United States

Guidance on private student loans with graduated repayment terms


The federal financial regulatory agencies (Office of the Comptroller of the Currency, Federal Reserve Board of Governors, Federal Deposit Insurance Corporation, National Credit Union Administration and Consumer Financial Protection Bureau) and the State Liaison Committee of the Federal Financial Institutions Examination Council (collectively, Agencies) issued interagency guidance titled "Guidance on Private Student Loans with Graduated Repayment Terms at Origination," which provides principles that financial institutions that offer private student loans with graduated repayment terms should consider.  

Student loans with graduated repayment terms have lower initial monthly payments that gradually increase as the student's income is expected to increase. The Agencies understand that some borrowers may prefer these more flexible repayment terms, and acknowledge that graduated repayment terms are available under some federal student loan programs. However, they caution that the increased credit risk associated with private student loans over federal student loan programs may make this type of repayment program not appropriate for private student loans.

The Agencies outlined the following principles for financial institutions to consider, including in their policies and procedures for underwriting private student loans with graduated repayment terms:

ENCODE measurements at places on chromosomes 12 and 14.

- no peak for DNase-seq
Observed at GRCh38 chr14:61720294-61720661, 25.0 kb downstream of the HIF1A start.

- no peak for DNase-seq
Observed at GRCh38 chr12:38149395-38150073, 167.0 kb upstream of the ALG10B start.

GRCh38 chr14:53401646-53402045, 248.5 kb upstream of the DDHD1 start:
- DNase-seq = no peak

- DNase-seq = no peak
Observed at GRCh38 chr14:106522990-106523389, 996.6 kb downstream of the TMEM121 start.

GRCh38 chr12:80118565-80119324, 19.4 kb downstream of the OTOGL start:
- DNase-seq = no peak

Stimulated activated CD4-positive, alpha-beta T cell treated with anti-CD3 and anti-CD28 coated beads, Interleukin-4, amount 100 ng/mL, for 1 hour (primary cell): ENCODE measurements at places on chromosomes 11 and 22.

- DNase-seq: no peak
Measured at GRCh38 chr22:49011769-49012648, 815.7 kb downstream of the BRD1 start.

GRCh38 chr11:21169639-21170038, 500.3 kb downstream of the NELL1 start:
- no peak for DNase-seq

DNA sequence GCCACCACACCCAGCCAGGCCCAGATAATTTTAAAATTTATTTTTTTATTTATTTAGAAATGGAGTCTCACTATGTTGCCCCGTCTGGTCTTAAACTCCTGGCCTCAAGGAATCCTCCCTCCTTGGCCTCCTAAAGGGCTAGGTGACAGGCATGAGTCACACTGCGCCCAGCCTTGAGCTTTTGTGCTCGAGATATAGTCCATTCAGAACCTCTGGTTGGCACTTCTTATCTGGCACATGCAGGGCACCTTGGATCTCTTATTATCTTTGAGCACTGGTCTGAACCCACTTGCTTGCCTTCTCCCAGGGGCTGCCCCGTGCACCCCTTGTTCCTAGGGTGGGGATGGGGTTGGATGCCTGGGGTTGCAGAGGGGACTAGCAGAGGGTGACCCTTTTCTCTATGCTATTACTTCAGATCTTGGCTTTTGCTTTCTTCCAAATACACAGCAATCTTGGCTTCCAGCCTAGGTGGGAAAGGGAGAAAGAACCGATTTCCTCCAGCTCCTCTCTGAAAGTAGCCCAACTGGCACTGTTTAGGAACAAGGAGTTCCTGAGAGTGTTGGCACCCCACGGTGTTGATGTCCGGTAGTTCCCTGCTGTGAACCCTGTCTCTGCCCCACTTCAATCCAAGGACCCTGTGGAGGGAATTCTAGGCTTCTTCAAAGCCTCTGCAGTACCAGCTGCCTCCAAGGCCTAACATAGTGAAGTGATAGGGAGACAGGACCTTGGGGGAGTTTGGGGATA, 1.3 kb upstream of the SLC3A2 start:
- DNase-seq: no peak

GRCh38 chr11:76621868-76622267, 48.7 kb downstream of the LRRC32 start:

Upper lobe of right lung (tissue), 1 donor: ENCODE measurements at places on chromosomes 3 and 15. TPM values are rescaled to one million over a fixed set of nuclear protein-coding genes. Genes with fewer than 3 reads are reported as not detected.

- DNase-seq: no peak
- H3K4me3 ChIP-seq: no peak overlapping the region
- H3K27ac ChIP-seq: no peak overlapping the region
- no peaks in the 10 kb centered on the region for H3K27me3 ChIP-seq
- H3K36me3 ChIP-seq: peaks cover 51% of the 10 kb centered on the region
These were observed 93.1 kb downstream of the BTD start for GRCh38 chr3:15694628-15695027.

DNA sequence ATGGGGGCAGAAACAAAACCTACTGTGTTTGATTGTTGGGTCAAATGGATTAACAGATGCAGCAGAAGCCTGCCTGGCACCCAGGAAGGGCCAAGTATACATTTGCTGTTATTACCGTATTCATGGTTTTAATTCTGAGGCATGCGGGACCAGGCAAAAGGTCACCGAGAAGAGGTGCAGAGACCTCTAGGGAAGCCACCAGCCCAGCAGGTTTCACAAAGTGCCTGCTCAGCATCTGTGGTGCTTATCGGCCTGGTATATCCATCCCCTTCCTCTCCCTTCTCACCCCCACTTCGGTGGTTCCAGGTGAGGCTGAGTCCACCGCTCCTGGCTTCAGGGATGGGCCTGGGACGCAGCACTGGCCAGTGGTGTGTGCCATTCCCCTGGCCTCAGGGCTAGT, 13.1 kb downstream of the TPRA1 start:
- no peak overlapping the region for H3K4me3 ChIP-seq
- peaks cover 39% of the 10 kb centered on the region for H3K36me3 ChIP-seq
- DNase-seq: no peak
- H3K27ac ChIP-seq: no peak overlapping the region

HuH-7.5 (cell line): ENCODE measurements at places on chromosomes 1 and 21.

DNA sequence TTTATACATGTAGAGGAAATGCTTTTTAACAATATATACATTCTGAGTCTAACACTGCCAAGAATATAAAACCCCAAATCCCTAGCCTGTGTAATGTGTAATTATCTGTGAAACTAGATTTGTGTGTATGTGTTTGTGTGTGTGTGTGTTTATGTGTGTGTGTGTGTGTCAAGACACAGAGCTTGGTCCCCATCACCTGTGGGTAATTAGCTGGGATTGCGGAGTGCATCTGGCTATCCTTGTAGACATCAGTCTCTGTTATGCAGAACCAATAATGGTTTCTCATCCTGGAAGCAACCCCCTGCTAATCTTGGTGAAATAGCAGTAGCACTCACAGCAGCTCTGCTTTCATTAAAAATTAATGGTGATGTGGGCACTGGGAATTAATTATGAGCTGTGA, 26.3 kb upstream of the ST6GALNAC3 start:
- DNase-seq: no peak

• The loans should have defined repayment periods that promote orderly repayment over the life of the loan and avoid negative amortization or balloon payments.
  • Graduated repayment terms should consist of monthly payments the borrower can sustain over the life of the loan and should begin early in the repayment period and limit payment shock.
  • Graduated repayment terms should be based on the borrower's (and cosigner's) ability to repay and should consider the highest amortizing payment over the term of the loan, and not be structured in a way that could mask delinquencies or defer losses.
  • The loans must comply with all applicable state and federal consumer protection regulations, including, but not limited to, Electronic Fund Transfers (Regulation E), Equal Credit Opportunity (Regulation B), Truth in Lending (Regulation Z), and all prohibitions against unfair, deceptive, or abusive acts or practices.
  • Financial institutions should provide borrowers with fully compliant disclosures that clearly indicate the timing and amount of payments to help ensure borrowers understand the loans' terms and features.
  • Procedures should include processes for contacting borrowers before the start of the repayment period and before each payment reset date that will help establish student debt as a priority for the borrower and to assist borrowers in dealing effectively with payment increases and other possible repayment challenges.

The Agencies remind financial institutions that both borrowers and lenders are best served by amortizing repayments of principal and interest over a reasonable time frame. However, private student loans that include graduated repayment terms and are prudently underwritten may align borrowers' income with loan repayment terms in a manner consistent with safe and sound lending practices.